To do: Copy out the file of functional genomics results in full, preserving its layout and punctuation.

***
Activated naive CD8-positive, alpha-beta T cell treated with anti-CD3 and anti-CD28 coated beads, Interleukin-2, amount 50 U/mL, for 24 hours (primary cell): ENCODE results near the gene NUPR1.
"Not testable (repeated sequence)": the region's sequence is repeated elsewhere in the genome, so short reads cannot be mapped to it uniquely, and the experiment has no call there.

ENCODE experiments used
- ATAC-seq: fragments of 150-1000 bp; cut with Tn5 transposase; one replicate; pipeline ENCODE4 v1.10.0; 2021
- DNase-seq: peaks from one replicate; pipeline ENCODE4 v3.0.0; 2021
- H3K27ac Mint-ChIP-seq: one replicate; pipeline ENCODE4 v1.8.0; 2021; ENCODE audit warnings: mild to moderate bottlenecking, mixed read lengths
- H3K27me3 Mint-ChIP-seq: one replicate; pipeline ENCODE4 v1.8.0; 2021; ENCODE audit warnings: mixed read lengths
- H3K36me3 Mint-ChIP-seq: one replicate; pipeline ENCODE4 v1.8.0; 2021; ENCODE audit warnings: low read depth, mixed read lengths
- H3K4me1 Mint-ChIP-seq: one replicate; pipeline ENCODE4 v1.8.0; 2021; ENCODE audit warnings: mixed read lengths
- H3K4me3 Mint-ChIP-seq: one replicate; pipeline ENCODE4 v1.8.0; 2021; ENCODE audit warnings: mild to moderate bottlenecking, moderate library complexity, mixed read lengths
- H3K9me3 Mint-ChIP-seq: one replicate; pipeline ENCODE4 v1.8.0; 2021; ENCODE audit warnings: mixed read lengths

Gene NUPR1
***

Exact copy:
Activated naive CD8-positive, alpha-beta T cell treated with anti-CD3 and anti-CD28 coated beads, Interleukin-2, amount 50 U/mL, for 24 hours (primary cell): ENCODE results near the gene NUPR1.
"Not testable (repeated sequence)": the region's sequence is repeated elsewhere in the genome, so short reads cannot be mapped to it uniquely, and the experiment has no call there.

ENCODE experiments used
- ATAC-seq: fragments of 150-1000 bp; cut with Tn5 transposase; one replicate; pipeline ENCODE4 v1.10.0; 2021
- DNase-seq: peaks from one replicate; pipeline ENCODE4 v3.0.0; 2021
- H3K27ac Mint-ChIP-seq: one replicate; pipeline ENCODE4 v1.8.0; 2021; ENCODE audit warnings: mild to moderate bottlenecking, mixed read lengths
- H3K27me3 Mint-ChIP-seq: one replicate; pipeline ENCODE4 v1.8.0; 2021; ENCODE audit warnings: mixed read lengths
- H3K36me3 Mint-ChIP-seq: one replicate; pipeline ENCODE4 v1.8.0; 2021; ENCODE audit warnings: low read depth, mixed read lengths
- H3K4me1 Mint-ChIP-seq: one replicate; pipeline ENCODE4 v1.8.0; 2021; ENCODE audit warnings: mixed read lengths
- H3K4me3 Mint-ChIP-seq: one replicate; pipeline ENCODE4 v1.8.0; 2021; ENCODE audit warnings: mild to moderate bottlenecking, moderate library complexity, mixed read lengths
- H3K9me3 Mint-ChIP-seq: one replicate; pipeline ENCODE4 v1.8.0; 2021; ENCODE audit warnings: mixed read lengths

Gene NUPR1